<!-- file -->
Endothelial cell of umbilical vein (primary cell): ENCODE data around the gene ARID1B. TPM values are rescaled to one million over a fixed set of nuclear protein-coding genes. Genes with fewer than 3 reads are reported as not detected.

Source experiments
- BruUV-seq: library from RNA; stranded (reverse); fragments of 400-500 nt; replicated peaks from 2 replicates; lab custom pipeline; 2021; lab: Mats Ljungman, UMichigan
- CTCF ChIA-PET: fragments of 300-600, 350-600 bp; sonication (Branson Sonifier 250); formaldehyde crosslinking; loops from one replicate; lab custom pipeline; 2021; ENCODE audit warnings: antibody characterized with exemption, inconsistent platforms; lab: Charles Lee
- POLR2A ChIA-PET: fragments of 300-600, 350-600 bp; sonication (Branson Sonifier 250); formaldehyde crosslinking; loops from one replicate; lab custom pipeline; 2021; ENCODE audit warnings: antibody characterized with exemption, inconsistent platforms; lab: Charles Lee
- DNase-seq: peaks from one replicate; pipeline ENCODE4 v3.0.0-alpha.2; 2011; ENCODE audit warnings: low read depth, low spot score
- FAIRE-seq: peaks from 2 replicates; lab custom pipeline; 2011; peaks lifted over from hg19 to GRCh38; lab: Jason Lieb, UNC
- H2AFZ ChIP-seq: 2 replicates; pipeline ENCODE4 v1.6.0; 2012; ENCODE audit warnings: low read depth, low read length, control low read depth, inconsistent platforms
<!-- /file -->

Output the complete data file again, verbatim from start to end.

Endothelial cell of umbilical vein (primary cell): ENCODE data around the gene ARID1B. TPM values are rescaled to one million over a fixed set of nuclear protein-coding genes. Genes with fewer than 3 reads are reported as not detected.

Source experiments
- BruUV-seq: library from RNA; stranded (reverse); fragments of 400-500 nt; replicated peaks from 2 replicates; lab custom pipeline; 2021; lab: Mats Ljungman, UMichigan
- CTCF ChIA-PET: fragments of 300-600, 350-600 bp; sonication (Branson Sonifier 250); formaldehyde crosslinking; loops from one replicate; lab custom pipeline; 2021; ENCODE audit warnings: antibody characterized with exemption, inconsistent platforms; lab: Charles Lee
- POLR2A ChIA-PET: fragments of 300-600, 350-600 bp; sonication (Branson Sonifier 250); formaldehyde crosslinking; loops from one replicate; lab custom pipeline; 2021; ENCODE audit warnings: antibody characterized with exemption, inconsistent platforms; lab: Charles Lee
- DNase-seq: peaks from one replicate; pipeline ENCODE4 v3.0.0-alpha.2; 2011; ENCODE audit warnings: low read depth, low spot score
- FAIRE-seq: peaks from 2 replicates; lab custom pipeline; 2011; peaks lifted over from hg19 to GRCh38; lab: Jason Lieb, UNC
- H2AFZ ChIP-seq: 2 replicates; pipeline ENCODE4 v1.6.0; 2012; ENCODE audit warnings: low read depth, low read length, control low read depth, inconsistent platforms